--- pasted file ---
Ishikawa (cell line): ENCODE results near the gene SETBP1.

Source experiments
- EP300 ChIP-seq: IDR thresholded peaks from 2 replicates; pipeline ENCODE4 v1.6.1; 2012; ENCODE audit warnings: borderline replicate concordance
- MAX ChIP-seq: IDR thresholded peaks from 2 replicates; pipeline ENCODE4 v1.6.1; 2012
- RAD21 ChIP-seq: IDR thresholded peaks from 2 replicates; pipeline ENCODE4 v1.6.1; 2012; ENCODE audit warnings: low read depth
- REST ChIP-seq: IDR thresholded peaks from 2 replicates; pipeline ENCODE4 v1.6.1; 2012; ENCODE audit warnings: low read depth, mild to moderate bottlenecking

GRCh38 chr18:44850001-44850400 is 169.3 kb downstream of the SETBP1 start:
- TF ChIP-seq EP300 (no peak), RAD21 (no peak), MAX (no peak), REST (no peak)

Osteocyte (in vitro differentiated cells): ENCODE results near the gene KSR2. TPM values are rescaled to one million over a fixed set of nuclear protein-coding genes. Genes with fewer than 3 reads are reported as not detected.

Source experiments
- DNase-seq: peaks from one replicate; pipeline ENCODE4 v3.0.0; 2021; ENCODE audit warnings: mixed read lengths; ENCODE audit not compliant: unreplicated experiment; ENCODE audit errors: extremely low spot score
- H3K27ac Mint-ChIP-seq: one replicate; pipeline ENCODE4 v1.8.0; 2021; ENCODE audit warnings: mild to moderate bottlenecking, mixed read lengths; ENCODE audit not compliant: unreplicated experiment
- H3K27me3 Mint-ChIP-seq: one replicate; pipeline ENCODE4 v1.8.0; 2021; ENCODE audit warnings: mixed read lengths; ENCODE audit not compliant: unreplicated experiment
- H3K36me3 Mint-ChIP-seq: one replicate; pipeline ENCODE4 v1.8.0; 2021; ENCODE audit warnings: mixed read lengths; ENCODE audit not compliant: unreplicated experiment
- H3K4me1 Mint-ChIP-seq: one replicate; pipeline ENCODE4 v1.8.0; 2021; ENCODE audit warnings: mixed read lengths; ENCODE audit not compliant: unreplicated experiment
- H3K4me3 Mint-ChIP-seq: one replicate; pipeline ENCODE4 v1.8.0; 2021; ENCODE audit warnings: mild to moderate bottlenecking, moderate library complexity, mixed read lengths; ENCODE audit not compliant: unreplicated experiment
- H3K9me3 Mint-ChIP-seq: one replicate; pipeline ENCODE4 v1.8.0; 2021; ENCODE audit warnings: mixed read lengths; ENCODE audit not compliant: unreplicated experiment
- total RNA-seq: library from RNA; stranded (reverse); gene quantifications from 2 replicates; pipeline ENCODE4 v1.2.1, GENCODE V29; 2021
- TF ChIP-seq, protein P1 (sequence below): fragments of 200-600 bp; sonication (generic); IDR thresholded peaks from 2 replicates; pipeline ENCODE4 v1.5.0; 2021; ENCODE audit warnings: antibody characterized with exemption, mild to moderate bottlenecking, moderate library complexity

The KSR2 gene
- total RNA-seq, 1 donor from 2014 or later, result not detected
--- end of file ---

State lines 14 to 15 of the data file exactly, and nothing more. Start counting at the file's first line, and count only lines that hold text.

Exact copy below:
- H3K36me3 Mint-ChIP-seq: one replicate; pipeline ENCODE4 v1.8.0; 2021; ENCODE audit warnings: mixed read lengths; ENCODE audit not compliant: unreplicated experiment
- H3K4me1 Mint-ChIP-seq: one replicate; pipeline ENCODE4 v1.8.0; 2021; ENCODE audit warnings: mixed read lengths; ENCODE audit not compliant: unreplicated experiment